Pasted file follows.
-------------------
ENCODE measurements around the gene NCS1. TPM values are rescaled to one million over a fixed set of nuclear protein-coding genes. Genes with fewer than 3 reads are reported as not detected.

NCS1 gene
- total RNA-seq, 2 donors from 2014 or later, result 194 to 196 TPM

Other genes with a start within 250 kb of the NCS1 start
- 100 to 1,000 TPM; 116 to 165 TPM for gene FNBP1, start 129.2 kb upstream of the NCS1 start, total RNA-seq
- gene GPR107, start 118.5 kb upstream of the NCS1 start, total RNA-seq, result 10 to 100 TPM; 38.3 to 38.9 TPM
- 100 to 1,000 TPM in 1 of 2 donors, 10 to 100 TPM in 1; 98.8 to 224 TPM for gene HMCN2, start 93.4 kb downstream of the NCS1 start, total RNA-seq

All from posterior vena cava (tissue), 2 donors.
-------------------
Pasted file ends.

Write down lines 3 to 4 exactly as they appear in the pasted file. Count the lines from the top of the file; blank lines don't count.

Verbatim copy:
- total RNA-seq, 2 donors from 2014 or later, result 194 to 196 TPM

Other genes with a start within 250 kb of the NCS1 start